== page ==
ence was enforced.
* excessively fond of drinking alcohol
** a laxative
[Taken from News and Observer (Raleigh, NC) 17 Nov 1909]

The Charlotte Observer (Charlotte, NC) 11 Aug 1888


Sells Near Beer on the Water.

     Deputy Marshall Wilcox returned from a business trip to Currituck county Tuesday night. While on the trip Mr. Wilcox discovered a floating near beer joint down in Currituck which presumable pays no state of county tax.
     The proprietor of this establishment has secured a house boat and located at a convenient point, and he was doing a good business.

[Taken from The Advance (Elizabeth City, NC) 23 Jun 1911]
[The News & Observer (Raleigh, NC) 28 Oct 1899]

Were Arrested By the Police During
the Month of February—
Banishment of Near-Beer Saloons May
Result in Decrease of Drunkenness.

[Taken from The Wilmington Dispatch (Wilmington, NC) 1 Mar 1911]


       The Board of Aldermen of Elizabeth City (Pasquotank County) passed an ordinance in April 1910 regulating the sale of near beer. It stipulated that dealers who sold near beer must pay the Trustees of the Graded School of Elizabeth City $500 to be used for educational purposes.
     In addition, stores selling the beverage were required to open on Matthews stgreet east of Martin and Poindexter street and north of Matthews. The beer had to be sold within ten feet of the front door and all screens, curtains and other obstructions had to be removed from windows and doors.

     It was believed that this ordinance would put near beer saloons out of business. It was noted that "a few days ago, the near beer saloons… were running wide open and they were thriving too."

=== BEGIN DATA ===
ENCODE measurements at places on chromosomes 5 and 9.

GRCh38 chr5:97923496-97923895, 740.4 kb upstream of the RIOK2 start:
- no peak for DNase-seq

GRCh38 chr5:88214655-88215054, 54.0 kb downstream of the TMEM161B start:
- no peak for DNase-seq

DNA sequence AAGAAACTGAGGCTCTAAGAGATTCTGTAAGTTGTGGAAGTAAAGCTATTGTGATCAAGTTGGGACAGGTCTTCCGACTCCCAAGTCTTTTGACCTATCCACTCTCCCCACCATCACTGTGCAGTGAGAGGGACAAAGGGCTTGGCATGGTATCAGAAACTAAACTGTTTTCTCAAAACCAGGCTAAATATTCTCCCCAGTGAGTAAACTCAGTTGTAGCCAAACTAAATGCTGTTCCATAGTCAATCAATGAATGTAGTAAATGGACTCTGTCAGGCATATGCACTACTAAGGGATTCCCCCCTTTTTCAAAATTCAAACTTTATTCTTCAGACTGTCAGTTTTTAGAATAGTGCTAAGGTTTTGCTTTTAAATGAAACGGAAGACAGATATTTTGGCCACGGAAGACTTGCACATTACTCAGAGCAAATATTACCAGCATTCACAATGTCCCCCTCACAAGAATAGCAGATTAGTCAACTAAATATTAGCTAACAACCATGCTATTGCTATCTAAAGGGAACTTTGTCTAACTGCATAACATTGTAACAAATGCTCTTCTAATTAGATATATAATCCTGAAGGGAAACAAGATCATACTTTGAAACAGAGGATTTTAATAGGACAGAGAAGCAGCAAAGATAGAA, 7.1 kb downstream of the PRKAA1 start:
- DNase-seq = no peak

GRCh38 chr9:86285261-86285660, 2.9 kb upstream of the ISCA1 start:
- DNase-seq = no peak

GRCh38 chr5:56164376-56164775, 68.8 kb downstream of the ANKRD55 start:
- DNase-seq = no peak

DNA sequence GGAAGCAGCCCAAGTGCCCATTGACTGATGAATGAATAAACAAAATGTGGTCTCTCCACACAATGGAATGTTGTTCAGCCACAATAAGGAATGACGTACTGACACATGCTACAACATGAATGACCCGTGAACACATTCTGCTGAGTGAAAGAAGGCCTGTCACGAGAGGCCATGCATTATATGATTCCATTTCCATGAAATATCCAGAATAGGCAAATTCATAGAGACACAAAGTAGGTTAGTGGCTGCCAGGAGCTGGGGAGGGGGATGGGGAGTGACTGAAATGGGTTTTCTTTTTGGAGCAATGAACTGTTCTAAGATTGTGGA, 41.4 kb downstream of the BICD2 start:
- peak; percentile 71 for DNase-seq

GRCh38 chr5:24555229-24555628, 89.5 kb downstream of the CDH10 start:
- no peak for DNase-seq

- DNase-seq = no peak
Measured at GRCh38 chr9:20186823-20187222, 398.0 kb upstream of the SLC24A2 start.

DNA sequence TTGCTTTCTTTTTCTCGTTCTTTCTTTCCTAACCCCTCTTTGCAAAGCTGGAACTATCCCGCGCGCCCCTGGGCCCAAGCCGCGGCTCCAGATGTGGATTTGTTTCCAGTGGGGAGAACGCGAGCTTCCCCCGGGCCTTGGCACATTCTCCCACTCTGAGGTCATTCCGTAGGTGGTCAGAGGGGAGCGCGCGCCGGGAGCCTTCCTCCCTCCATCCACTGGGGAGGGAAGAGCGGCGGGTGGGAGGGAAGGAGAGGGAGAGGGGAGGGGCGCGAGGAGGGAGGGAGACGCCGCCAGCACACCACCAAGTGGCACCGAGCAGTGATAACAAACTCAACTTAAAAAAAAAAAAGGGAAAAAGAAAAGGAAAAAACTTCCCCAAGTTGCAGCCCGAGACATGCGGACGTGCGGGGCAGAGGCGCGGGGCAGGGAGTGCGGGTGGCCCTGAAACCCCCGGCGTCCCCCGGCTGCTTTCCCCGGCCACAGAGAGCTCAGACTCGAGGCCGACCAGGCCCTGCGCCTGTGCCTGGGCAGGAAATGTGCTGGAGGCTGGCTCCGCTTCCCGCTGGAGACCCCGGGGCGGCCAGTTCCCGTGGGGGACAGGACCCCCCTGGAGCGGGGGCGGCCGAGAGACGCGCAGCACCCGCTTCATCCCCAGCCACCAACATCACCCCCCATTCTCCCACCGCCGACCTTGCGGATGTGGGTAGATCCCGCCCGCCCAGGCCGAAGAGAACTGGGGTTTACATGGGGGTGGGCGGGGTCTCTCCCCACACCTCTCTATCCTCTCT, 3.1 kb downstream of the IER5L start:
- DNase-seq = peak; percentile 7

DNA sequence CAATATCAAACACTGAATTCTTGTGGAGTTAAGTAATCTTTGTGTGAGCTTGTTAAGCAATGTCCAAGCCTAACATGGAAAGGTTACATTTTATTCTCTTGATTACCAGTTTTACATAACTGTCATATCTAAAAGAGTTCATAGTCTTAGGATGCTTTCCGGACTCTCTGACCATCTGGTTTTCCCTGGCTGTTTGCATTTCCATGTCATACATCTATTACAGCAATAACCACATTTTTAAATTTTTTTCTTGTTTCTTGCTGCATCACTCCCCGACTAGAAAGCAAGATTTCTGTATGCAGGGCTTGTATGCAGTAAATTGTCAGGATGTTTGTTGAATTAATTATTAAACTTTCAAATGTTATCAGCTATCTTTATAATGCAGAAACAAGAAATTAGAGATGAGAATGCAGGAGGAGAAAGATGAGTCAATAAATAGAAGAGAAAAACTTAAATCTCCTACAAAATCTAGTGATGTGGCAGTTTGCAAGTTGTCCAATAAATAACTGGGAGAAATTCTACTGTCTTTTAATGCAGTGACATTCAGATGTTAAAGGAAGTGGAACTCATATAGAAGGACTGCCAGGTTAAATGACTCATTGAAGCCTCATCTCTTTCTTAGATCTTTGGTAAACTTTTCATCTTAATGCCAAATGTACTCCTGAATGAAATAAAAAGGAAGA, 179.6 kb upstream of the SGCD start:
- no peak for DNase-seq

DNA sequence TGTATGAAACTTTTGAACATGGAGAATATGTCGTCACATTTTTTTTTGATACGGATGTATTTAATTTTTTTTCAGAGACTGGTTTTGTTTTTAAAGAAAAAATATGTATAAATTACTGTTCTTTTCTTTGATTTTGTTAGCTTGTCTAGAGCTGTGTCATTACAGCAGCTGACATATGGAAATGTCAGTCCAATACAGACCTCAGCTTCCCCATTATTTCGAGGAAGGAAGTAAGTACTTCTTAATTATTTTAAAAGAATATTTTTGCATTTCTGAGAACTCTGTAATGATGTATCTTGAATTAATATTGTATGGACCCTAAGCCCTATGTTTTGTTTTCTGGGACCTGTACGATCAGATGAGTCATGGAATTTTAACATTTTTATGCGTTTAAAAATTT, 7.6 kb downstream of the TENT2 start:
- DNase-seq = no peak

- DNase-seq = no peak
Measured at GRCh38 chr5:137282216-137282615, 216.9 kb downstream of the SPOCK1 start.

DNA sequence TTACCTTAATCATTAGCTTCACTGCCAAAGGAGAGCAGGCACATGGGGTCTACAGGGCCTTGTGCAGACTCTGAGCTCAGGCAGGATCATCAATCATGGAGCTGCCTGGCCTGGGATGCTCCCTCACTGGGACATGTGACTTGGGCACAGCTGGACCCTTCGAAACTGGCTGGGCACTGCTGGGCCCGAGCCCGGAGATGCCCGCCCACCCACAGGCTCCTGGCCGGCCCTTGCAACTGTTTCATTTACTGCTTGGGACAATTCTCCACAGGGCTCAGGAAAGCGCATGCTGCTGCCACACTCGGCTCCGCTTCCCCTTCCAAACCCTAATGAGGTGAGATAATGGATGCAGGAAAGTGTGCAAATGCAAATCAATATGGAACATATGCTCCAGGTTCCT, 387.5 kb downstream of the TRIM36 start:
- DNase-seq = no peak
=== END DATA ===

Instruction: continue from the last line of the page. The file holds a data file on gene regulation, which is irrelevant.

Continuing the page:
[Taken from Tar Heel (Elizabeth City, North Carolina) 15 Apr 1910]
[Raleigh Times (Raleigh, NC) 21 Jun 1899]

Rocky Mount Closes Near Beer Saloons.

     Rocky Mount, June 4.— Every near beer saloon and firm selling near beer and like beverages was closed yesterday and for the first time in years a resident in Rocky Mount cannot get the real stuff, or the near article. All near beer applications were filed before the city aldermen last night, and it was this body that denied the privilege of selling, and this morning the proprietors of the four establishments were met at the door by an officer who informed them that they could not open, as the city had denied them license. 

     The problem was that in the four saloons, beverage was being sold that was making many offenders drunk. The proprietors were ordered to sample all their stock and send it off for analysis. State law said that over thee percent makes "near beer" into the real article, and it was found that every man in the business was selling the near article that contained at least three and a half and even up to five percent alcohol.

[Taken from The Daily Times (Wilson, NC) 7 Jun 1910]
[News & Observer (Raleigh, NC) 7 Oct 1900]

Sunday, March 1, 2020


     My Ice Cream business has grown so that I have been compelled to materially increase the facilities for manufacturing, after a careful study of the Ice Cream business. A life time experience coupled with a special attention given to Ice Cream making I can safely assert that I am making as good cream as can be obtained any where.
Milk is supplied me in quantities from which I personally skin the cream. The fruits and other materials that enter into the composition of my Ice Cream are personally prepared and of the best obtainable. I can deliver Ice Cream at your home in packers especially made for the purpose on reasonably short notice, at prices as reasonable as possible consistent with the quality of Cream I use and service given.
Prices for Standard Cream:
Vanilla, Lemon, Orange, Chocolate.
In cans $1.50 per gallon
In cans $ .80 per ½ Gal.
In cans $ .40 per quart
In paper cartons per quart 75 ¢
In paper cartons " pint 40 ¢
In paper cartons " ½ pint 25 ¢

J. G. M. Cordon,
Tarboro, N. C.

The ice cream cone was first introduced at the St. Louis World Fair in 1904.
This Day in History - April 30 , 1904